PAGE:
Michigan's statewide tornado drill is Wednesday -- What to know

Michigan will hold its annual statewide tornado drill Wednesday afternoon.

UPDATE: NWS postpones statewide tornado drill due to potentially severe weather

Tornado sirens and alerts on National Oceanic and Atmospheric Administration Weather Radios, TV, and radio stations will sound at 1 p.m. 

"Last summer in Michigan, we saw the devastating impacts of severe weather, from flooding to tornadoes and straight-line winds," Gov. Gretchen Whitmer said. "Taking steps to prepare now can protect your home, your family and your pets. We ask that all Michiganders do their part to keep our communities safe."

The drill is held every year during Severe Weather Week to encourage people to prepare for disasters and review their emergency plans before summer weather.

"With an average of 15 tornadoes each year, this is a very real threat to our Michigan communities," said Col. Joe Gasper, state director of Emergency Management and Homeland Security and director of the Michigan State Police. "This drill will give people a chance to make a plan and put it to the test. By planning now, you can be better prepared when a disaster happens."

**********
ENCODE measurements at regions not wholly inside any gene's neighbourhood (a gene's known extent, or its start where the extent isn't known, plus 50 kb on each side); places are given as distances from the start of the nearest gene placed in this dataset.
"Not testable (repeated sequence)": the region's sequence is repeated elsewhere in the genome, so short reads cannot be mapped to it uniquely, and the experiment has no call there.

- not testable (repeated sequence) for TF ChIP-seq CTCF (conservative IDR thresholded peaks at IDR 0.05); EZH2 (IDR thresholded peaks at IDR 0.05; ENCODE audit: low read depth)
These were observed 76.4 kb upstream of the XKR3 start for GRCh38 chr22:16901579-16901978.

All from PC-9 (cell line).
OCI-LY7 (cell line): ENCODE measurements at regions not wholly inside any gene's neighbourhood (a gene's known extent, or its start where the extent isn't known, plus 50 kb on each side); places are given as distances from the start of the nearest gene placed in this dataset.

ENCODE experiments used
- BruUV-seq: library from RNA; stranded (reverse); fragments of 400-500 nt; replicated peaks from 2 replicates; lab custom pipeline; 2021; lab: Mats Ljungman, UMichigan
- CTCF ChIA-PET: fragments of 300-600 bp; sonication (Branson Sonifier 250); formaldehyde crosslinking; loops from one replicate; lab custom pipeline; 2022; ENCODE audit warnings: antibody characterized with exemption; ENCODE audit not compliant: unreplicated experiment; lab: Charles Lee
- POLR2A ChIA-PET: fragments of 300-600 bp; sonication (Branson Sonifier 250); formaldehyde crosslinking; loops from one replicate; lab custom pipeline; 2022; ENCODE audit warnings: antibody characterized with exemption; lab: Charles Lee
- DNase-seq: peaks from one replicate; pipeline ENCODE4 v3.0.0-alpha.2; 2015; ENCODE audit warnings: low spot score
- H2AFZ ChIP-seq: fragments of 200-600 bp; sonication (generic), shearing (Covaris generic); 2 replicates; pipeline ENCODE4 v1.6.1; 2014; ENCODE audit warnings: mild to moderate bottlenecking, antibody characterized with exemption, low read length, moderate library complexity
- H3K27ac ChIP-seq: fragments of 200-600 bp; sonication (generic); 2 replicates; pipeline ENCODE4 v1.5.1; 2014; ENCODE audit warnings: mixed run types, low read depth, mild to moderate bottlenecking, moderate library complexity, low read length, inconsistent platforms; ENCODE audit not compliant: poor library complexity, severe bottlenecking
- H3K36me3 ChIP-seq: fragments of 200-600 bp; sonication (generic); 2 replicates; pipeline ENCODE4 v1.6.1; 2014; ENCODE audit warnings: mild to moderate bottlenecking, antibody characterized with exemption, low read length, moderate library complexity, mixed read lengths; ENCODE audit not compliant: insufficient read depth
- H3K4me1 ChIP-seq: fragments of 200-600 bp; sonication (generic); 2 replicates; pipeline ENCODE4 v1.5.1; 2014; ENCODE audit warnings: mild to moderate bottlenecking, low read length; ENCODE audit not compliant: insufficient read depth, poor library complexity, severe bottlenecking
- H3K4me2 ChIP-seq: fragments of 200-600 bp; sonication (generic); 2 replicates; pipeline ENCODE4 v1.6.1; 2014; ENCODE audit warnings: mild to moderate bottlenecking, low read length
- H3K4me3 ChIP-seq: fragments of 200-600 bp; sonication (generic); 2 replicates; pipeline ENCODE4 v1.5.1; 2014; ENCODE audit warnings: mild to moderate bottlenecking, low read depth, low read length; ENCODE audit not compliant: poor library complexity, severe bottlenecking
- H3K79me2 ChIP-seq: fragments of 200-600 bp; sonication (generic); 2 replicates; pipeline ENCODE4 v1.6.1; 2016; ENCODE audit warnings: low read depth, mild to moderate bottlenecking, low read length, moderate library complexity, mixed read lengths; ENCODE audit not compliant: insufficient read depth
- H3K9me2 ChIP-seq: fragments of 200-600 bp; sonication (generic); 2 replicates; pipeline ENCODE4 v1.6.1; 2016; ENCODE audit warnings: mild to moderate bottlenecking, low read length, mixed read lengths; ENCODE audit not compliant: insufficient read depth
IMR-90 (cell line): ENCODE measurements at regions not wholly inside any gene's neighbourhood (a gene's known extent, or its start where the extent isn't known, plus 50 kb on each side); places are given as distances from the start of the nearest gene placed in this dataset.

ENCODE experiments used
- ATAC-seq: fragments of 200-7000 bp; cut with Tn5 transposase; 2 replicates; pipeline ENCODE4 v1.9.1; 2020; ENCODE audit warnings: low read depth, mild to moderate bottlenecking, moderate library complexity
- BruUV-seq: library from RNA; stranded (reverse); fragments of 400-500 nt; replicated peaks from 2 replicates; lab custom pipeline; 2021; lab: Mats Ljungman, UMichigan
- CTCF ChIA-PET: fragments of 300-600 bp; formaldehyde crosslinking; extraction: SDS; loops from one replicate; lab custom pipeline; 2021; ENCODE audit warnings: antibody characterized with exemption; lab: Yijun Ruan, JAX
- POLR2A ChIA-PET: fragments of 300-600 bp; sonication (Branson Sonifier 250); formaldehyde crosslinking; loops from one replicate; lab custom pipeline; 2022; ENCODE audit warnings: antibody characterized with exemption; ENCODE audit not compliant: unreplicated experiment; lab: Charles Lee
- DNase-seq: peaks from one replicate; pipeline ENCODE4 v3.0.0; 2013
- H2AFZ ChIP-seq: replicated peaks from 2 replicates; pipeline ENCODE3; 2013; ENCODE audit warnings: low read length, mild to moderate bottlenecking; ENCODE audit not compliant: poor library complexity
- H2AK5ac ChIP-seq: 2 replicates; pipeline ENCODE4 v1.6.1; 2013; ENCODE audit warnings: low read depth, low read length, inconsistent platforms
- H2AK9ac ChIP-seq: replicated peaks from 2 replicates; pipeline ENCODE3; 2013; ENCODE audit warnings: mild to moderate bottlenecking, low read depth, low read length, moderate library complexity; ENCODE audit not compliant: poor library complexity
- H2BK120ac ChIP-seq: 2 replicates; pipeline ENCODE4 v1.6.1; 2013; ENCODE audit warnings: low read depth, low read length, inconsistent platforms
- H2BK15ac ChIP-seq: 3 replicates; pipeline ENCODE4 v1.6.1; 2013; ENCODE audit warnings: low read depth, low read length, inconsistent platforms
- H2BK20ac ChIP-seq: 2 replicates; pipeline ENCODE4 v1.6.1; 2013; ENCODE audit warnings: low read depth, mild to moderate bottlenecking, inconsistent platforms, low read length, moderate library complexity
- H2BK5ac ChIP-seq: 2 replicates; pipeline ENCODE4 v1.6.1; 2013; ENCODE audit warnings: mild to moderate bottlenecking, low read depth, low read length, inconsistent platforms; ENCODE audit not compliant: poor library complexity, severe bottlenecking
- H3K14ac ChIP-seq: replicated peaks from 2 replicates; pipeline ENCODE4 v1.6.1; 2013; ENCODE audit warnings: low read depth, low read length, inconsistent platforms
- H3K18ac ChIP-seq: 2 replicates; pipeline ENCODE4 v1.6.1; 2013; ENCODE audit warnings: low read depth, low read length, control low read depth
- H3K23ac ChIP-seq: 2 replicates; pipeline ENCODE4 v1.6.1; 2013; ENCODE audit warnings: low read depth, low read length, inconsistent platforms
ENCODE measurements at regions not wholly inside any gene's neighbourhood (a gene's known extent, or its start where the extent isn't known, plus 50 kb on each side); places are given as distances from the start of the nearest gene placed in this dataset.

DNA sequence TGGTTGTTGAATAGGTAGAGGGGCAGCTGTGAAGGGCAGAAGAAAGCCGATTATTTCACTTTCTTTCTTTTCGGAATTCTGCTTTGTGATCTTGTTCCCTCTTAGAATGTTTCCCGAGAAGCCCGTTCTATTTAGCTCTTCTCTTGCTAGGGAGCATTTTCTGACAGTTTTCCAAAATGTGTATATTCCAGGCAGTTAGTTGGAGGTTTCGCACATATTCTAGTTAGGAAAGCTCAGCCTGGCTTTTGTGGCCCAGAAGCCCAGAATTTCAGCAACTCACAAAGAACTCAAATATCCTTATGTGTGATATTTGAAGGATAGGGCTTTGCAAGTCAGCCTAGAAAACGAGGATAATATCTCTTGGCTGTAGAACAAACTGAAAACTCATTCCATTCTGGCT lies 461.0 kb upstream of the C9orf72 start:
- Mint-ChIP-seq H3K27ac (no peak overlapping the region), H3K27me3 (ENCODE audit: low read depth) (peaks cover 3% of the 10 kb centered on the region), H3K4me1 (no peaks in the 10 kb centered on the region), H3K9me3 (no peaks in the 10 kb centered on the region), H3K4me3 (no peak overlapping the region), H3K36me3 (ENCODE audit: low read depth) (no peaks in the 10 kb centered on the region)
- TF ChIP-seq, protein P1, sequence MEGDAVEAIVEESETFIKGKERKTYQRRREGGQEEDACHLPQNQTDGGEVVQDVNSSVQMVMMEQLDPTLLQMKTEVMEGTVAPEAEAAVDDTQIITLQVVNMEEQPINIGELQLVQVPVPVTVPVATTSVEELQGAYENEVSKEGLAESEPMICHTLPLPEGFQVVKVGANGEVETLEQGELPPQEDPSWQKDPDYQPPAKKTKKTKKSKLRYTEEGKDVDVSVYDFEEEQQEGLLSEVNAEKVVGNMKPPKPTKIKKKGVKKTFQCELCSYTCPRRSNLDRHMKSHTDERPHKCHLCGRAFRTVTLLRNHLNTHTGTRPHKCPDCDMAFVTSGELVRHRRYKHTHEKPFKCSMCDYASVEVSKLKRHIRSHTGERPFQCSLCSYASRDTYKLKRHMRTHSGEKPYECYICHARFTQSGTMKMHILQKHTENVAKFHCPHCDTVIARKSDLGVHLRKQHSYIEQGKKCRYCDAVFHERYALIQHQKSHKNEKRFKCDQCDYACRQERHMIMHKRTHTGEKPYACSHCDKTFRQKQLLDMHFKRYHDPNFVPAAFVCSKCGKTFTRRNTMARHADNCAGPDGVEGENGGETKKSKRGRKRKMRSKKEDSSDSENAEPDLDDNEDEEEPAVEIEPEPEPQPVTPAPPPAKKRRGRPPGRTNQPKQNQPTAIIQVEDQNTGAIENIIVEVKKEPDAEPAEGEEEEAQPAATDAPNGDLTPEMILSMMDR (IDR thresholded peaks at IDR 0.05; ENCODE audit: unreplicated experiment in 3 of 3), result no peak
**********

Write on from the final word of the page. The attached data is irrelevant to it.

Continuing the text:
People are encouraged to use Wednesday to get ready ahead of potential severe weather. Tornados develop in an average of 10-15 minutes, so being ready before severe weather arrives is essential.

Tips for preparing:

  • Know the difference: Tornado Watch means conditions exist for a tornado to develop; Tornado Warning means a tornado has been sighted or indicated by weather radar.
  • Know the signs of an approaching tornado: dark, often greenish sky; large hail; a large, dark low-lying cloud; and loud roar, like a freight train.
  • Develop an emergency preparedness kit with essential items such as a three-day supply of water and food, a NOAA Weather Radio, important family documents and items that satisfy unique family needs.
  • Conduct regular tornado drills. Make sure each household member knows where to go and what to do in the event of a tornado.
  • Stay tuned to commercial radio or television broadcasts for news on changing weather conditions or approaching storms.